Sabbia Gallery is pleased to present this solo exhibition from ceramic artists Cathy Franzi.
My inspiration for this body of work is drawn from the beautiful and hardy plant species that grow together on the remnant sand of the Sydney sandstone cliffs.
This ecosystem – the Eastern Suburbs Banksia Scrub – is full of iconic plants, including four types of Banksias, Flannel Flowers and the Mountain Devil. In preparation to making, I wandered and botanised in two of the last remaining areas, La Perouse and North Head, Manly.
The title of the show references the 2000-year-old epic poem by Lucretius, in which he elegantly examines the natural world and the nature of existence. I ponder upon these timeless subjects and hope a rich biodiversity remains to feed our imagination into the future.
Cathy Franzi is a full-time studio artist and was awarded a Doctorate of Visual Arts (Ceramics) from the Australian National University School of Art in 2015. Through her ceramic practice she explores ways to represent Australian flora and the environments they inhabit. Her work is underpinned by an interest in the historic interplay between culture and study of nature. This led to the research of ceramics, prints and botanical illustrations in museums and galleries around the world. She is fascinated in the cultural values attributed to plant species, their interconnection within ecosystems and how botanical and environmental knowledge might be expressed.
Cathy has developed a distinctive textural approach to representing Australian flora, adapting aspects of relief printmaking methods and composition to the ceramic medium. By creating her own materials, tools and processes she reflects this influence, where her final work evokes the surface sheen of printed ink and remnant texture reveals each hand gesture. A plant’s character is expressed in vessel form through techniques on the wheel, with colour through glazes, and its morphology through mark making into the Limoges porcelain surface.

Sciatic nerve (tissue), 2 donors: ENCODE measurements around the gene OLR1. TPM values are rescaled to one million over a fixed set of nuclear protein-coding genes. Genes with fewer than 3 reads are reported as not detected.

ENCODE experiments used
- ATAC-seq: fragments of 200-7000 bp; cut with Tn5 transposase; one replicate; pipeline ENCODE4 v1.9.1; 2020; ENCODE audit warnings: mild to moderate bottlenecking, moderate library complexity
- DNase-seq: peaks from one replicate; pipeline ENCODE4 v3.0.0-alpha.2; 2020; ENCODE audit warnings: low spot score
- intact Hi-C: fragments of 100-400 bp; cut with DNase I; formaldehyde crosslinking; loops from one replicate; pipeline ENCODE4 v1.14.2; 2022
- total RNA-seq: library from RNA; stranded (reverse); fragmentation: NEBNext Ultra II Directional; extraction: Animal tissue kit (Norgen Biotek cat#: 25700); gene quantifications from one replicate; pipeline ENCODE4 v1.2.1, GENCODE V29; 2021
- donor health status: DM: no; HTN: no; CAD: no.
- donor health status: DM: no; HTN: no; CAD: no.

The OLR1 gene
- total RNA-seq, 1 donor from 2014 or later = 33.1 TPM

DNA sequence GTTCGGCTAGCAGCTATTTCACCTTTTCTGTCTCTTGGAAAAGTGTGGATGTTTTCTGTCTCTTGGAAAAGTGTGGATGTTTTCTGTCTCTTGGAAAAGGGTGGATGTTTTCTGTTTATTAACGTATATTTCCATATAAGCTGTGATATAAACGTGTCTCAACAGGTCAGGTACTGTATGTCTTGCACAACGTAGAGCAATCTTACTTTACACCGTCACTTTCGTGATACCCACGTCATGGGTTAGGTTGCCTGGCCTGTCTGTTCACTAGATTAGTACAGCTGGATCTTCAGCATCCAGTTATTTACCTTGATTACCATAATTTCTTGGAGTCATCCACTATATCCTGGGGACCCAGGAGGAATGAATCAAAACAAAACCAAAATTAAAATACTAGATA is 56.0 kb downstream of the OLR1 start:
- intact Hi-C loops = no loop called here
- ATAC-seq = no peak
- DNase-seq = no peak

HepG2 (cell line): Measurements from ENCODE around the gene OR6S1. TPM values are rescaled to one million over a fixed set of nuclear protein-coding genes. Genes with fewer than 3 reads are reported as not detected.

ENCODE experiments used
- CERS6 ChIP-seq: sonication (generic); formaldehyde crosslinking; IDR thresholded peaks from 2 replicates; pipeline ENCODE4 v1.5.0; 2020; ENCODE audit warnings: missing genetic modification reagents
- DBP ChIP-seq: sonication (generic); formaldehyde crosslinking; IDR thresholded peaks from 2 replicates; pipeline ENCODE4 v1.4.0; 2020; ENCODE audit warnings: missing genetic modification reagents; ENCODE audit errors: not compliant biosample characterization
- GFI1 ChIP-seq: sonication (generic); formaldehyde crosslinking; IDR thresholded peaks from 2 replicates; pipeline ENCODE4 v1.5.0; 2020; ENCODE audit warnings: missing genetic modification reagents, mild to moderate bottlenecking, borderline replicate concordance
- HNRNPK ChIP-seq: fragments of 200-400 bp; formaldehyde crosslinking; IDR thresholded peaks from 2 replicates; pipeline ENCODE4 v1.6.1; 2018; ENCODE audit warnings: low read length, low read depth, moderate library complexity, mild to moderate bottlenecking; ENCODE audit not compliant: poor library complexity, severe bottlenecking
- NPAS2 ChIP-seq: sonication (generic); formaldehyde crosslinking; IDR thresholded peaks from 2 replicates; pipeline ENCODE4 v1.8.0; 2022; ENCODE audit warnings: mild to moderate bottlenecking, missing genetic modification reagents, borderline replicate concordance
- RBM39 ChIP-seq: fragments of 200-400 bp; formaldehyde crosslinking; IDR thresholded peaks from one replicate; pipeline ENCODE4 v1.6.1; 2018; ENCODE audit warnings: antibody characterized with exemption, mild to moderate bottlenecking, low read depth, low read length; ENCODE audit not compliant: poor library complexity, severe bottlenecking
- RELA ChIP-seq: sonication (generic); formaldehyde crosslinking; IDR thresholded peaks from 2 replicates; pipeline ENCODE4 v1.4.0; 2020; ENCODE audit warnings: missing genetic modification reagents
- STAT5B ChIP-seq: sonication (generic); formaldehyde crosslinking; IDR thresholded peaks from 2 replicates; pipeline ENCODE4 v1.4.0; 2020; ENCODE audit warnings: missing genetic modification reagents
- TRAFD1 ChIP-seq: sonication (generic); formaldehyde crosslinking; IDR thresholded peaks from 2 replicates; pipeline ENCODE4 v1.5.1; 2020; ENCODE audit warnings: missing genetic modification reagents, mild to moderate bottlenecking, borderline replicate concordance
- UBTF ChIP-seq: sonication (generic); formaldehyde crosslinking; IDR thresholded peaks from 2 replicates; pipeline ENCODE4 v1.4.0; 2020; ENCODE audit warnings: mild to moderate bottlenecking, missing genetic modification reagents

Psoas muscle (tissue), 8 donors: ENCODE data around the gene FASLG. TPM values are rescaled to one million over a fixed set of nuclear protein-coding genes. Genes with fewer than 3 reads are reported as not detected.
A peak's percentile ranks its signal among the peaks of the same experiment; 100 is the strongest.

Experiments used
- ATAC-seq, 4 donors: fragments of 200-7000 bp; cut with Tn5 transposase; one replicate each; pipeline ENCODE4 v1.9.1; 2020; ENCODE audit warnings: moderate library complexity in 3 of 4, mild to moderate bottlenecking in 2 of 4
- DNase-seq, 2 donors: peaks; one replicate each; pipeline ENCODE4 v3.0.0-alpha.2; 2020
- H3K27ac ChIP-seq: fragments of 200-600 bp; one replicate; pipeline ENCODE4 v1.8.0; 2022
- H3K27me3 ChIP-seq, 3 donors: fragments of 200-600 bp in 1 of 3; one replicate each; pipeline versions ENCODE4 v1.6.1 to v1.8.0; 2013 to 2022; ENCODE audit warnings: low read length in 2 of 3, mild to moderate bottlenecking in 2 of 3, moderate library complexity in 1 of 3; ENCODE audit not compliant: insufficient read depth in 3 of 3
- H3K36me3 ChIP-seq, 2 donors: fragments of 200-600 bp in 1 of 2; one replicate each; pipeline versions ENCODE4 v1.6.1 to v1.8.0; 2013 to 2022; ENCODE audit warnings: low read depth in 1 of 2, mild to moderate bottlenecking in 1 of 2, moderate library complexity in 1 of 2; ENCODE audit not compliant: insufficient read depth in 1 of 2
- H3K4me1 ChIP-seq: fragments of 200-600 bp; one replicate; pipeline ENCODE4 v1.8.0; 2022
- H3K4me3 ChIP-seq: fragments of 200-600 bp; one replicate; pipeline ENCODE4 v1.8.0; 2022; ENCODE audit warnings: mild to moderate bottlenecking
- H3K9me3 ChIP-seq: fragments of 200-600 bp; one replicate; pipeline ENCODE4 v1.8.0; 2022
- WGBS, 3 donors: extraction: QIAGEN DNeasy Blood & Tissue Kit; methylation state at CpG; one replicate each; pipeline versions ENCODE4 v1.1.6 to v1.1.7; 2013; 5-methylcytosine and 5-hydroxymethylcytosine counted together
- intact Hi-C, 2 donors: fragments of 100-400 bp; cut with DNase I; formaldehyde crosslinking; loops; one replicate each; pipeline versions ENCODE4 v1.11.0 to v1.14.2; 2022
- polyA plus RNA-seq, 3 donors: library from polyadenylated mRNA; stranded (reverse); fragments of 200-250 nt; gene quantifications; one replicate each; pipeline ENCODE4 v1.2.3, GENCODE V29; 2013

Botanical research is fundamental to the integrity of Cathy’s work and is supported by her Bachelor of Science from the University of Sydney. In preparation for a body of work, time is spent in the field observing, drawing and photographing plants. Whether accompanying botanists, or in a herbarium or seed bank, insights and methods of scientific research inform and become embedded in her studio practice.
Cathy Franzi’s work is held in public collections, including Canberra Museum and Gallery, the ACT Legislative Assembly Art Collection and Manly Art Gallery and Museum. In 2013, a work from her solo exhibition ‘Painting the Hills of Canberra’ was included in the Canberra Centenary Time Capsule. She has been the recipient of a number of awards including the Australian Postgraduate Award, the Nelson Nichols Scholarship in Ceramics and most recently in the 2016 North Queensland Ceramic Awards. Currently she is a Visiting Fellow in the Research School of Biology, ANU as part of the 2016 Vice-Chancellor’s College Artist Fellows Scheme.